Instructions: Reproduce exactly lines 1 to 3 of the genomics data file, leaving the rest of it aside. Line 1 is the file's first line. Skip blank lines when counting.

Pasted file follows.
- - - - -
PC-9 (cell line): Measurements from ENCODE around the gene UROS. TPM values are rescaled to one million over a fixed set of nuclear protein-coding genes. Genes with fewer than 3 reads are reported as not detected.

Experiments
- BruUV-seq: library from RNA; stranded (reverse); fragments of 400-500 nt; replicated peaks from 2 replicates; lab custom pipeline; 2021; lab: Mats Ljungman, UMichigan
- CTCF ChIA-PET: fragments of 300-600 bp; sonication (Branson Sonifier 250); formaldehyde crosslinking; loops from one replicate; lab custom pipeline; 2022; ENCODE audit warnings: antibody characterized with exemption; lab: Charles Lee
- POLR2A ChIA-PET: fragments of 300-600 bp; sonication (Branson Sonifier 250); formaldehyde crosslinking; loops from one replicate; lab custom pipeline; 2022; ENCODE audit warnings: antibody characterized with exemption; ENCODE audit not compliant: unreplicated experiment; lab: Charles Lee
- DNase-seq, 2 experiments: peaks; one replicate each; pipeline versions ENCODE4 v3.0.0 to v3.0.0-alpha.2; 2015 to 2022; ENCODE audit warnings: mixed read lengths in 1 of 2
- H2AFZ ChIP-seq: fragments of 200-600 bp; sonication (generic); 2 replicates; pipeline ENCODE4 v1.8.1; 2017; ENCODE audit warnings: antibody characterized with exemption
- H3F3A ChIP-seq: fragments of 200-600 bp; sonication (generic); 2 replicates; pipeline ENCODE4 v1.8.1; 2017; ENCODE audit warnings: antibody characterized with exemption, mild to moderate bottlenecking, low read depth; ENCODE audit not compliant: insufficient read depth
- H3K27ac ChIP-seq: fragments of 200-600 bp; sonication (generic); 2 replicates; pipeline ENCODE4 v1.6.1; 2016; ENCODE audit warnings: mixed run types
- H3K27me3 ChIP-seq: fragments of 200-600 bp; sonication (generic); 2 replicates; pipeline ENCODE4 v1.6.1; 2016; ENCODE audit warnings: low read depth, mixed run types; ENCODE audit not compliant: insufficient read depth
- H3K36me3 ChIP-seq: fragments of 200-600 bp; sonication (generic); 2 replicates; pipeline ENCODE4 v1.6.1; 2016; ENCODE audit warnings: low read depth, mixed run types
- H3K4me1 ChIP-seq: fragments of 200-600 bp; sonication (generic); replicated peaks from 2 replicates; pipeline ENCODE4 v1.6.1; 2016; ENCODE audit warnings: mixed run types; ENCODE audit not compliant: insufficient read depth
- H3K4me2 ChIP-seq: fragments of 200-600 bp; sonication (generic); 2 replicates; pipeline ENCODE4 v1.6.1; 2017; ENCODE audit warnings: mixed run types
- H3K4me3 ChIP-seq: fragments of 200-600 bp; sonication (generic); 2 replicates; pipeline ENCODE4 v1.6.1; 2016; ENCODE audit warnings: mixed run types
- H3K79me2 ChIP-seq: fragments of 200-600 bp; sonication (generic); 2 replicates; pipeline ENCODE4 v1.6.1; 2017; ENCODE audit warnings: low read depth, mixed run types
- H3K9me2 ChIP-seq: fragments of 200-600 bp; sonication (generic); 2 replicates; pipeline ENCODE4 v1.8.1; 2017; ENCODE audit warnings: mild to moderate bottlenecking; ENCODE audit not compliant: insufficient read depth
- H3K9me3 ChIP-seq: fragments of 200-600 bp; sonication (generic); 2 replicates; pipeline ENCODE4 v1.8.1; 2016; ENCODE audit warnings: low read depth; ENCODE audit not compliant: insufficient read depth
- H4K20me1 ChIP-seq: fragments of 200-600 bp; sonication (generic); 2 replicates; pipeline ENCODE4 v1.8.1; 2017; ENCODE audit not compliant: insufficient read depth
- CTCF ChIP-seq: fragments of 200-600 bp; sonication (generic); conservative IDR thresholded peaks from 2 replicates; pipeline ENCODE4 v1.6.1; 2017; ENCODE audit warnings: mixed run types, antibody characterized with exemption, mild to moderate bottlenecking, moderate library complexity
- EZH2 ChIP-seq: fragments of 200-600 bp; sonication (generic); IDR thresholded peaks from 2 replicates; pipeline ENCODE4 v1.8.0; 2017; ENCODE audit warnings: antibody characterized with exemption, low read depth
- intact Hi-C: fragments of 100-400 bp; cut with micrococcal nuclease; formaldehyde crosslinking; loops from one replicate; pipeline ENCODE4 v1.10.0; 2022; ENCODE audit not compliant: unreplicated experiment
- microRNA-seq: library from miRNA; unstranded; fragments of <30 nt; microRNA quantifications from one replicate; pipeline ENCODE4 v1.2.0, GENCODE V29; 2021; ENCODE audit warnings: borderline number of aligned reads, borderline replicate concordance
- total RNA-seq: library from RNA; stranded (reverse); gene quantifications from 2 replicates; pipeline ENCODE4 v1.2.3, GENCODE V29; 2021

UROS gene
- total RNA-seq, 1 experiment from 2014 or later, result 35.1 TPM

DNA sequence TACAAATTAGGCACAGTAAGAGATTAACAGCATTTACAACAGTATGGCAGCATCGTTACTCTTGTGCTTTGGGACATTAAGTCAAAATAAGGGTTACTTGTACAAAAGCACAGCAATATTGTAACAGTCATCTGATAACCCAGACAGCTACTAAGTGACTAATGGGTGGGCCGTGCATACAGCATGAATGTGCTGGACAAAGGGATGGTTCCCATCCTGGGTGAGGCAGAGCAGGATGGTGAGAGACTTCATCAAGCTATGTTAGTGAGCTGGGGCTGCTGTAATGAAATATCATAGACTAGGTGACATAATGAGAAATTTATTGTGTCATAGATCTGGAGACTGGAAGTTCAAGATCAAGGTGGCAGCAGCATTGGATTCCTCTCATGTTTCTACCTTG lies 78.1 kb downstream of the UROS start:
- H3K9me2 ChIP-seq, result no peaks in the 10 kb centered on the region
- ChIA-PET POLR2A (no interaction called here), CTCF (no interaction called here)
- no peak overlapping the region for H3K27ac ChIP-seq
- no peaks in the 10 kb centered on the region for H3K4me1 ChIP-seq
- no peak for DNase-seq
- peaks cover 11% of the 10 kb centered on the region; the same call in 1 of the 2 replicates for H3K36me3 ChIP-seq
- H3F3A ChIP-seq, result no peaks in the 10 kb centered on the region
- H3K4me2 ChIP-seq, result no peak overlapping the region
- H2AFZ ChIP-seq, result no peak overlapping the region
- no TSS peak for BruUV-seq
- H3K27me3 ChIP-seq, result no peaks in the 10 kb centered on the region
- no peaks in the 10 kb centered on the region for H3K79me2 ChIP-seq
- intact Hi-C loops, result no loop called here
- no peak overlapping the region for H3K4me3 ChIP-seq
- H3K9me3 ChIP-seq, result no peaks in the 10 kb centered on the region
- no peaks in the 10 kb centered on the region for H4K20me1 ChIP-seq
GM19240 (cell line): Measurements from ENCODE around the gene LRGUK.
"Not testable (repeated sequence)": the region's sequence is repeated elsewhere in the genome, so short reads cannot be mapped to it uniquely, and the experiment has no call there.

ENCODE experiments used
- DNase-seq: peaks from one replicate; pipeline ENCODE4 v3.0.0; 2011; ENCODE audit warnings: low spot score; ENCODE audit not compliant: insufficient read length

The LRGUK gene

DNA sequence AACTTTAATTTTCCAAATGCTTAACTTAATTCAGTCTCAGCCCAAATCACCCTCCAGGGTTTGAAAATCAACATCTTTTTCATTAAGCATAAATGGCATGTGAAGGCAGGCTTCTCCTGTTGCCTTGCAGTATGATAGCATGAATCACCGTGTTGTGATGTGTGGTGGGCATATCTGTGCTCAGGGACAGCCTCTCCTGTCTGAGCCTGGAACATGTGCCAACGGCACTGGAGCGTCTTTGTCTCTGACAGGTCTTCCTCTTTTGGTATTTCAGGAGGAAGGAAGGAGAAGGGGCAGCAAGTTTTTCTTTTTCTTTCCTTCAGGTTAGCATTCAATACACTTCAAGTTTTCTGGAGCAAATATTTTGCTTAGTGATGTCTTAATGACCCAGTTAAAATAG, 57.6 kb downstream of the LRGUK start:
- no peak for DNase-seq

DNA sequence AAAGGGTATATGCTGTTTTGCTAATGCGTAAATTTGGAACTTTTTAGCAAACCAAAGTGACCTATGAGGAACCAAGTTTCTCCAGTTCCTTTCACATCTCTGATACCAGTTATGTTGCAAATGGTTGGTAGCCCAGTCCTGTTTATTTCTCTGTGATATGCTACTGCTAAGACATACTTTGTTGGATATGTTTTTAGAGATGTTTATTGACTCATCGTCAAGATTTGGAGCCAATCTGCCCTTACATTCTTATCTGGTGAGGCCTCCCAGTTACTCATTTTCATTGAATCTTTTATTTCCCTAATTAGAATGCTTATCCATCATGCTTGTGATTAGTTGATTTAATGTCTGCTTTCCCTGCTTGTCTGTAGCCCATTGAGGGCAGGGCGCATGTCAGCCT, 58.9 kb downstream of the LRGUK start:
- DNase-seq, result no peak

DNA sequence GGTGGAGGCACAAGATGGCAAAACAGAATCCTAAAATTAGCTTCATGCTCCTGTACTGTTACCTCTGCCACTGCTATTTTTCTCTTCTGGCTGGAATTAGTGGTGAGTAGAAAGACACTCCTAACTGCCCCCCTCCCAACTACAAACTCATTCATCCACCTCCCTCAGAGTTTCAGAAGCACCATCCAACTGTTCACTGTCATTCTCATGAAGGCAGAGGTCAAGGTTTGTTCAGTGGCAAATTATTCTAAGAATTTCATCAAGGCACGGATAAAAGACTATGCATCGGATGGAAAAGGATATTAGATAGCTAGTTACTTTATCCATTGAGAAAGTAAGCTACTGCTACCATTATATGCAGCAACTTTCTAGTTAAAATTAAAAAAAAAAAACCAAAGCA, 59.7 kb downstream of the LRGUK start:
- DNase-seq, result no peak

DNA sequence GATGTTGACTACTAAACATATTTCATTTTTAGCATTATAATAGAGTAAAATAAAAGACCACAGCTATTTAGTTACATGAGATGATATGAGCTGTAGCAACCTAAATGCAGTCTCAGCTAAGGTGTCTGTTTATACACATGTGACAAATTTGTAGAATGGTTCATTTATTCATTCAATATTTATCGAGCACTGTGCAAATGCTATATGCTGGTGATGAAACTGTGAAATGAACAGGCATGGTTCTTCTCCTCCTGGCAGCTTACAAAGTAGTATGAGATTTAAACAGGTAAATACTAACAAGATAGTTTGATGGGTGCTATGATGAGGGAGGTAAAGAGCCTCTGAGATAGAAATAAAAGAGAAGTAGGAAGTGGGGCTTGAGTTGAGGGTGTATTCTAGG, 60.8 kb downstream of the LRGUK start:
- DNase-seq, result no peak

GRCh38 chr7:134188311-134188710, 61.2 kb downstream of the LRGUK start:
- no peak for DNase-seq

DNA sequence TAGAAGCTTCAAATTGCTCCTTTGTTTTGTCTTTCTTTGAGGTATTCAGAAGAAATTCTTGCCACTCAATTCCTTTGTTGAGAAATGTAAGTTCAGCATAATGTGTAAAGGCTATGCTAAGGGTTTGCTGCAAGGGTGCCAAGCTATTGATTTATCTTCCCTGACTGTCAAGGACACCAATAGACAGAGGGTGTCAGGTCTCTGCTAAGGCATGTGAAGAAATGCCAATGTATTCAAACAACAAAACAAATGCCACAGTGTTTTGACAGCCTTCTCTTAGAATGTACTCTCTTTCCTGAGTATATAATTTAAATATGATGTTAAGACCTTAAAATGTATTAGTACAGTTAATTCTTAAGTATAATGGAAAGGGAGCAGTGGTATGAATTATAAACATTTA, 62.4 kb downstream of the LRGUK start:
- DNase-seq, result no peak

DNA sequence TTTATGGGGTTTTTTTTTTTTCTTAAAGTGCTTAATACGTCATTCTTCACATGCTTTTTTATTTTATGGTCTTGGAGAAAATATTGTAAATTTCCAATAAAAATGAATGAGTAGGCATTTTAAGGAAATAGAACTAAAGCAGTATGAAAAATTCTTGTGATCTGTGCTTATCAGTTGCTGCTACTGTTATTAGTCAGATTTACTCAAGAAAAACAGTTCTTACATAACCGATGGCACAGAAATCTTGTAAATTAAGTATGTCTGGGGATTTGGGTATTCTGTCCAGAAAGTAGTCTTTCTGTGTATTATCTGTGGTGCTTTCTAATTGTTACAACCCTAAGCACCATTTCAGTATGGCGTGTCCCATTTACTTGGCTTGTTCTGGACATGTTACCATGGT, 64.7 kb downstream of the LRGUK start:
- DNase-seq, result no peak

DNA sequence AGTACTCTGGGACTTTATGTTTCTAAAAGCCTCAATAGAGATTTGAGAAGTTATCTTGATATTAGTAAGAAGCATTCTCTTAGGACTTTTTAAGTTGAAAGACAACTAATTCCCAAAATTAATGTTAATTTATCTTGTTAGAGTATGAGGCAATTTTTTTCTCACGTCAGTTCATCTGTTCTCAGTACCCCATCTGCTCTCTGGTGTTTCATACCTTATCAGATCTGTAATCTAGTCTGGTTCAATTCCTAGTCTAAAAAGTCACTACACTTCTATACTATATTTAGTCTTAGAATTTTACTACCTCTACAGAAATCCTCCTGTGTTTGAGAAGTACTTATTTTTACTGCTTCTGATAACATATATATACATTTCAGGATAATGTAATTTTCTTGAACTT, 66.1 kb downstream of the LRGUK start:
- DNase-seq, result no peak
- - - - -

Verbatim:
PC-9 (cell line): Measurements from ENCODE around the gene UROS. TPM values are rescaled to one million over a fixed set of nuclear protein-coding genes. Genes with fewer than 3 reads are reported as not detected.

Experiments
- BruUV-seq: library from RNA; stranded (reverse); fragments of 400-500 nt; replicated peaks from 2 replicates; lab custom pipeline; 2021; lab: Mats Ljungman, UMichigan